Heidi Rae Cooley. Finding Augusta: Habits of Mobility and Governance in the Digital Era. Lebanon: University Press of New England, 2014. 216 pp. $85.00 (cloth), ISBN 978-1-61168-521-3; $45.00 (paper), ISBN 978-1-61168-522-0.
Reviewed by Ryan Archibald (University of Washington)
Published on H-War (February, 2016)
Commissioned by Margaret Sankey
Revelations of contemporary mass US government surveillance prompted a significant debate about the nature of, and relationships between, civil liberties, technology, and state power. However, the consumer desire and necessity for devices such as smartphones, which often facilitate new forms of surveillance, continues. Heidi Rae Cooley, an interdisciplinary scholar of technology and media arts, raises critical questions about the relationships between governance, individual self-expression, and mobility by interrogating the consequences and operation of mobile technologies in her book Finding Augusta: Habits of Mobility and Governance in the Digital Era. A downloadable application, Augusta App, accompanies the book and provides a novel example of digital humanities scholarship.
Cooley makes three main arguments in her interdisciplinary work that draws heavily from Michel Foucault, neuroscience, semiotics, and technology studies. First, she claims that the ability of mobile devices to locate a body in motion, and their ubiquitous presence, promote “population managers to think less in terms of surveillance and more in terms of tracking” (p. xvii). Tracking, she argues, involves analyzing patterns of movement and indexing information, whereas surveillance relies heavily on visuality, a distinction she explains further in chapter 4. Second, the design and use of devices such as IPhones demonstrate the biopolitical stakes of these technologies. Finally, the crucial importance of habit to both mobile technologies and novel forms of governance means that individual cognizance of tracking and changes in behavior, she contends, can modify these power relations.
Cooley takes as her point of departure an amateur film created by a traveling insurance salesman named Scott Nixon to explain the core problems of data management. Using a Kodak reel camera, between 1930 and 1950 Nixon shot footage of at least thirty-six images he labeled “Augusta.” These included his hometown of Augusta, Georgia, other cities across the United States, plants, and streets. While Augusta appears to have a coherent meaning in one locale, the images bring together several histories and values that shatter the coherency of the geographic label. Nixon’s life and film also prompt a discussion of the Traveling Salesman Problem (TSP), a central problem in the management of transportation and data infrastructures. The TSP attempts to calculate the most efficient round-trip route through multiple cities. This problem cannot be fully solved, however, because there are too many variables to account for (traffic, car accidents, weather, etc.). The goal, then, is to manage the uncertainties through the creation of individual habits or, if creating an Internet search engine, modifications of data indices, to either arrive at the right location or retrieve the desired data.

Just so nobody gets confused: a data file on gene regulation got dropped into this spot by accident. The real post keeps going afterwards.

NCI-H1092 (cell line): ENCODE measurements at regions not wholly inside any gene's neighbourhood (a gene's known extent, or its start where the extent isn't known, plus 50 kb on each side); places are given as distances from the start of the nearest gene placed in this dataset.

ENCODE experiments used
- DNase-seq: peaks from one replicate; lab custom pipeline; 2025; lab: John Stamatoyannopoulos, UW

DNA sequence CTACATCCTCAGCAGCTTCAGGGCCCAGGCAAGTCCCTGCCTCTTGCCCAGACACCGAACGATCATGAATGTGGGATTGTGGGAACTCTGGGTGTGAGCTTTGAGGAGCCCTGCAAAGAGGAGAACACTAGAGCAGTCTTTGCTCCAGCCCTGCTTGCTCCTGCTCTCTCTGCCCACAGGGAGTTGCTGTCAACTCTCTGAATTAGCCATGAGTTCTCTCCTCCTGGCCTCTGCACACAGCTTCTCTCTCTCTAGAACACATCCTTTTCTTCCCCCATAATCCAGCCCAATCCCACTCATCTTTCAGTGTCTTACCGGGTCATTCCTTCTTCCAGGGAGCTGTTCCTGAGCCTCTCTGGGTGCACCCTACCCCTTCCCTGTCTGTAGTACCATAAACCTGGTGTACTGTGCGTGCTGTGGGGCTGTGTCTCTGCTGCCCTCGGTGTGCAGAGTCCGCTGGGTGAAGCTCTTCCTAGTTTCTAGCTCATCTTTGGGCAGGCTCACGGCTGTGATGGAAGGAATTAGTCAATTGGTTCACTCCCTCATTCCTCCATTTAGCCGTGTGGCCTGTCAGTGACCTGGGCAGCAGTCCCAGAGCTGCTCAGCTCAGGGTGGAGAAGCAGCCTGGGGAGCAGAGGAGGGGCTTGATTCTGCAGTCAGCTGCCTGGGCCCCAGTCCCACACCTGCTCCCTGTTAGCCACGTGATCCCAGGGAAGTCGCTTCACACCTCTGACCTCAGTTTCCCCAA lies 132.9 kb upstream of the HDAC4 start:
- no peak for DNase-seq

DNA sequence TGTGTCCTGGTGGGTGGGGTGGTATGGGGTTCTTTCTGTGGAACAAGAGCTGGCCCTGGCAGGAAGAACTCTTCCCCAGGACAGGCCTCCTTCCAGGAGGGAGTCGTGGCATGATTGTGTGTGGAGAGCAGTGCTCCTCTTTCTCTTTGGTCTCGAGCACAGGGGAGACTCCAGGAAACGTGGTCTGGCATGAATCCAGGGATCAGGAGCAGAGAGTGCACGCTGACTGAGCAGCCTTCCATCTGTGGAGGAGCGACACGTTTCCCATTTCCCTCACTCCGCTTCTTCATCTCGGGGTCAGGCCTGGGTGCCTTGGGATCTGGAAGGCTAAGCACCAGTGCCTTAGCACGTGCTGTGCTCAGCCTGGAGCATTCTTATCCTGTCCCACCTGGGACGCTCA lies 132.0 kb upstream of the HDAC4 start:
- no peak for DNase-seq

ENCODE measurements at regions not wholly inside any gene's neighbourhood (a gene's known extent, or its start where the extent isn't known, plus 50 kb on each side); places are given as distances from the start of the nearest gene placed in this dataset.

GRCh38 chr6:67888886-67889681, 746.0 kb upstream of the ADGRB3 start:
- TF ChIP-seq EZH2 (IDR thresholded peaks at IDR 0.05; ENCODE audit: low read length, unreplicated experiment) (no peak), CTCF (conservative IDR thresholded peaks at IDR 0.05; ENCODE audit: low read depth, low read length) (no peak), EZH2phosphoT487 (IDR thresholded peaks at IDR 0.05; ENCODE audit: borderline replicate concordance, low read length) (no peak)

Chapter 1 explains the development and use of the Augusta App. Through the many Quick Response (QR) codes in the book, users directly engage the text’s main themes and map their movement through the text. The application provides users with information about the larger community of readers and tracks users’ movements and locations, which are then “mapped against Scott Nixon’s Augusta and in relation to the broader Augusta App community” (p. 3). Individual contributions can shape the application’s content and function, but only in exchange for information regarding user movements, selections, and locations. This experiment is intended to demonstrate how individuals are regulated through the mapping and prediction of routines including Google searches, restaurant choices, and destinations. Participation in networked communities requires the “willingness to have one’s motions and reading habits tracked” that make such communities possible (p. 7). Creating an awareness of such tracking, she hopes, will demonstrate how habit formation is imbricated in larger power structures and the possibility of modifying existing power relations through shifts in individual behavior.
Chapter 2 explores industrial design’s power to create individual habit while producing a product usable by a large population. For example, the IPhone’s designers and industrial engineers aimed to create a device so intuitive that its function was almost readily apparent through its design. Operating at the level of the population, industrial design’s biopolitical project aimed to create devices that appeared as “natural” extensions of users. This experience shapes the process of individual expression, and obfuscates the ways in which industrial design established the terms by which such expression is recorded and disseminated. Turning to theorists such as Henri Bergson, Charles Sanders Peirce, and Antonio Damasio, Cooley argues that the habits formed through mobile technologies create new ways of participating in a larger public while providing information to organizations interested in tracking behavior and movement.